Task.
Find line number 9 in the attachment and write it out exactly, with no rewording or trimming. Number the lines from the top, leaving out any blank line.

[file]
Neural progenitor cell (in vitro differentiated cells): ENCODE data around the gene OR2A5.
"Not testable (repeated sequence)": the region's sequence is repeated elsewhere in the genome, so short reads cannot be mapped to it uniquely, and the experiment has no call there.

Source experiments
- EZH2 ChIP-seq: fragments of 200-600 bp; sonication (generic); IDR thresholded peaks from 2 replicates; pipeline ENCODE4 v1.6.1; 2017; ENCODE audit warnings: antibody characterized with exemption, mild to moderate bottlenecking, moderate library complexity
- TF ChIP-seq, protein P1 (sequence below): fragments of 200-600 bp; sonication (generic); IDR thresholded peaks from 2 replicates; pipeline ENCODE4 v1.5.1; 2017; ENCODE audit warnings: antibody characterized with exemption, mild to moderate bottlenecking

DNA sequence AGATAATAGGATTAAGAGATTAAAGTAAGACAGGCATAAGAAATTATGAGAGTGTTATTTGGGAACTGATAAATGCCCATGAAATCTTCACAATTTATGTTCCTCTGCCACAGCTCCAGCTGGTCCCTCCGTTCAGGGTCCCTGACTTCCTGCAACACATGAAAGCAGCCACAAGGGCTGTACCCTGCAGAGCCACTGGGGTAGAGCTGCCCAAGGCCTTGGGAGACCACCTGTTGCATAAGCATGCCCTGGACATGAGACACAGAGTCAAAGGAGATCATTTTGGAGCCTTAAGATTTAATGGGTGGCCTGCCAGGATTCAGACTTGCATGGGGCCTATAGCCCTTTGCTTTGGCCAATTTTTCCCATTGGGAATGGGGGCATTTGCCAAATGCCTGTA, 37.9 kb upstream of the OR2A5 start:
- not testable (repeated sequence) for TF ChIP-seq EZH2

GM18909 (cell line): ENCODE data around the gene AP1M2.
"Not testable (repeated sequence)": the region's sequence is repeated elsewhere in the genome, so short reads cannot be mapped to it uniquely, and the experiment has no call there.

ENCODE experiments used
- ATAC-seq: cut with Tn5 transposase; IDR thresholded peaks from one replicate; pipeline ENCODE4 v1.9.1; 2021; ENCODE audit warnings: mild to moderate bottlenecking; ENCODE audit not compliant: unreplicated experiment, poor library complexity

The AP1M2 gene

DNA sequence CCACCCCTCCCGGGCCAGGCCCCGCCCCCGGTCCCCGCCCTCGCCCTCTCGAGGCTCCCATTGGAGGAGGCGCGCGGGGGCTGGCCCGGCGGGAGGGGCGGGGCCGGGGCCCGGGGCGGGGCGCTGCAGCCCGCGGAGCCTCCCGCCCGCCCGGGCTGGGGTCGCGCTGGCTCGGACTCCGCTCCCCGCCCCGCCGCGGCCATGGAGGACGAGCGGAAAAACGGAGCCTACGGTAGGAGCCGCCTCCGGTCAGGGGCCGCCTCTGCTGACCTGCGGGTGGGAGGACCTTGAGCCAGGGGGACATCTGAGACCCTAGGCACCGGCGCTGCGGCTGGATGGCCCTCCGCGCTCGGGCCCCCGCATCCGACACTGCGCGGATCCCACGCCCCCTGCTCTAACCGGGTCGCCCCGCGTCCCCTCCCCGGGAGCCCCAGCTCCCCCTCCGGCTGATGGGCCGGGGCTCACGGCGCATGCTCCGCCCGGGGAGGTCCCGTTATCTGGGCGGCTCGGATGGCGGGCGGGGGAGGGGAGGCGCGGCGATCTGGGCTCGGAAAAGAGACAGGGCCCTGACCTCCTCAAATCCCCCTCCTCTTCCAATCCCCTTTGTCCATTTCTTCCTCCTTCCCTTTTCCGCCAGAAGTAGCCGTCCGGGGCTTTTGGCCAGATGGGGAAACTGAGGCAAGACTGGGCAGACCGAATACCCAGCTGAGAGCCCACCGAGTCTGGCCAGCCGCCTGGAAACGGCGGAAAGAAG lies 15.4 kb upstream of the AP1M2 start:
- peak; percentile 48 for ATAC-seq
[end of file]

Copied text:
"Not testable (repeated sequence)": the region's sequence is repeated elsewhere in the genome, so short reads cannot be mapped to it uniquely, and the experiment has no call there.